Nadia: The Secret of Blue Water is being re-released by Animatsu in the UK later this month. I never saw any of the original run but watching the series for the first time summoned up plenty of nostalgia.
The original run was back in 1990. The show ran for a year, notching up some 39 episodes, as Nadia finds out about her mysterious past and the battle against the Neo-Atlantean navy.
The first reason why Nadia: The Secrets of Blue Water summons up such nostalgia is the anime style. It’s clearly from the early 90s/80s. I’m reminded very much of The Mysterious Cities of Gold. The aspect ratio of the animation is for older TVs. If you’re used to watching older anime you’ll be used to the black box and if not you’ll think “Wow! That’s old!”
The second reason why Nadia: The Secrets of Blue Water feels familiar is because it’s very heavily influenced by the works of Jules Verne. It won’t be a surprise since “blue water” is in the title and I’ve already mentioned “Neo-Atlantean” but Twenty Thousand Leagues Under the Sea is a particular reference point. You’re not many episodes in before you meet a Captain Nemo and a Nautilus.
Weirdly I also get Pokemon references from this anime. Or rather, I wonder if Nadia helped inspire Team Rocket. You see the two heroes of the piece – Nadia, our African princess, and the naïve but clever French inventor, Jean, are chased around by a trio of jewel thieves after her necklace (the blue water). There’s the fiery red head woman, the dandy of a guy… and, well, okay, it’s not a white cat but the third member of the villains is a rotund inventor.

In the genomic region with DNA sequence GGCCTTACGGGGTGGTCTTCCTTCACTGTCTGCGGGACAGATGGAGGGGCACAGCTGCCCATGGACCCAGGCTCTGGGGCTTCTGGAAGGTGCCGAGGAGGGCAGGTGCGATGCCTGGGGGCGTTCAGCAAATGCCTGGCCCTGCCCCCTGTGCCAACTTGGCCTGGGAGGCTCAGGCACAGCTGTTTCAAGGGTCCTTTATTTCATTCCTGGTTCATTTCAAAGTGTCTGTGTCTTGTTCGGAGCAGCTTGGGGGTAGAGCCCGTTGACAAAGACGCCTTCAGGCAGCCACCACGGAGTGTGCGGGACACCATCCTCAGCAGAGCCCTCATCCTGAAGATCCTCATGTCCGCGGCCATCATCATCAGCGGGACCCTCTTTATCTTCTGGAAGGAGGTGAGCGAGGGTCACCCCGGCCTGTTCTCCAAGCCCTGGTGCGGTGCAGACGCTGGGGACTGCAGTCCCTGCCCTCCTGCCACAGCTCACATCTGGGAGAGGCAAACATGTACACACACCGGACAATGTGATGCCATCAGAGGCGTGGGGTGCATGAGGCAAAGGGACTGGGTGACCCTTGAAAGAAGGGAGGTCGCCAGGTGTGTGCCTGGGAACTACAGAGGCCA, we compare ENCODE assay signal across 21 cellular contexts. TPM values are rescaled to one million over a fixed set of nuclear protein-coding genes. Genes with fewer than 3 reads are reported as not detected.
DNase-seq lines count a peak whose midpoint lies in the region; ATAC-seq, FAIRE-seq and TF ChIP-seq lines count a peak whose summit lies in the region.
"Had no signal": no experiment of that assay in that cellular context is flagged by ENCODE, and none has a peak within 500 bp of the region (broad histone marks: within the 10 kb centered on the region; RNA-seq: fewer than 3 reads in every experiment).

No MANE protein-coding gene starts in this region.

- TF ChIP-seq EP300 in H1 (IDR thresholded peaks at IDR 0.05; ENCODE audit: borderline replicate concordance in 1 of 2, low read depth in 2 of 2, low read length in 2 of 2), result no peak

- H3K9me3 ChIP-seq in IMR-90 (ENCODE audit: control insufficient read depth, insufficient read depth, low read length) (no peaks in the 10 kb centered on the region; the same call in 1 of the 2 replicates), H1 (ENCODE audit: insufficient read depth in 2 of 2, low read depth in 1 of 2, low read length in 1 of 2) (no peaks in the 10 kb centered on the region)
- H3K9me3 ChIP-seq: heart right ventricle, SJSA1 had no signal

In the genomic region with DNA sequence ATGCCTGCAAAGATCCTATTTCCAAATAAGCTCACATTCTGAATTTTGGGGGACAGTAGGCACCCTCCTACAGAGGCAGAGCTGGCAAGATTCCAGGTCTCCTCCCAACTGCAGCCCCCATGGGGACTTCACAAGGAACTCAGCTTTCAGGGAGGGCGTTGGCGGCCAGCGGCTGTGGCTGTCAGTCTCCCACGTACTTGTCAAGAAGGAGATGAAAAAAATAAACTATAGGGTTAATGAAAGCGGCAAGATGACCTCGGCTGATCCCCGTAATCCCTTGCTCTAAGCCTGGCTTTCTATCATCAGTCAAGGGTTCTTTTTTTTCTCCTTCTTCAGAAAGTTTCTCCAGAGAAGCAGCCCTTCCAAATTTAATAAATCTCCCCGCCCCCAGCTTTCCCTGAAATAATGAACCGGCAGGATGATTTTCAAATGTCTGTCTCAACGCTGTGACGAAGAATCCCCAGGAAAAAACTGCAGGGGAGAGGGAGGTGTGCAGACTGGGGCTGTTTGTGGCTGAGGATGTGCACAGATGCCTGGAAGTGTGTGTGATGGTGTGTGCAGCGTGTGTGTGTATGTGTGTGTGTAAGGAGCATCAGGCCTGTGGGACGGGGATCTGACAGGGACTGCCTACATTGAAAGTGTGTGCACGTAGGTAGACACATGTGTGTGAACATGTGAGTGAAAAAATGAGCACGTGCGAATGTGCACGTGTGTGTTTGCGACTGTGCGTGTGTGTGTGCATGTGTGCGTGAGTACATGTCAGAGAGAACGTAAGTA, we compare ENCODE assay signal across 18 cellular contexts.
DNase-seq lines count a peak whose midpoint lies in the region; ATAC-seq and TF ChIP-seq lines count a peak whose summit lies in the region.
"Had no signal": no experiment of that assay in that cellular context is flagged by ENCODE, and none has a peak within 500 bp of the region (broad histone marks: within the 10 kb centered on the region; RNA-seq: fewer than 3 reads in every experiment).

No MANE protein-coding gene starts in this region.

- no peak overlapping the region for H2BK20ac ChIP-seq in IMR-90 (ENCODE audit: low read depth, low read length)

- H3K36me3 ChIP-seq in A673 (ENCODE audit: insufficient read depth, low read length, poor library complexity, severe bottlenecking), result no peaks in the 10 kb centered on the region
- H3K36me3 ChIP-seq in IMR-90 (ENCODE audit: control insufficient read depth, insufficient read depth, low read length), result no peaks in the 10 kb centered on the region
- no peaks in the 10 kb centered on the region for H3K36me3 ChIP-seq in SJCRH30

There is a white cat in the show, though. I think it looks more like a mutant cat-mouse but it’s supposed to be a white tiger cub called King.
There’s no doubt that Nadia: The Secret of Blue Water is a kids show. Like many anime there’s the occasional adult reference but most important the plot is compelling enough to keep adults interested. If your kids make you watch this you’ll not want to tear your eyes out. If you’re a fan of Verne style adventures you’ll probably want to watch it for yourself; after all after ADV closed, Sentai Filmworks happily snapped up the license and Animatsu wasted no time in following in the UK.
Overall? I prefer harder hitting anime but rather enjoyed the “memory lane” effect Nadia had on me. I say that having never watched the original! If you’re even remotely curious; give it a spin.
My copy of Nadia: Secret Of The Blue Water – Complete Series Collection Blu-ray was provided for review. The set is released in the UK on the 22nd of June.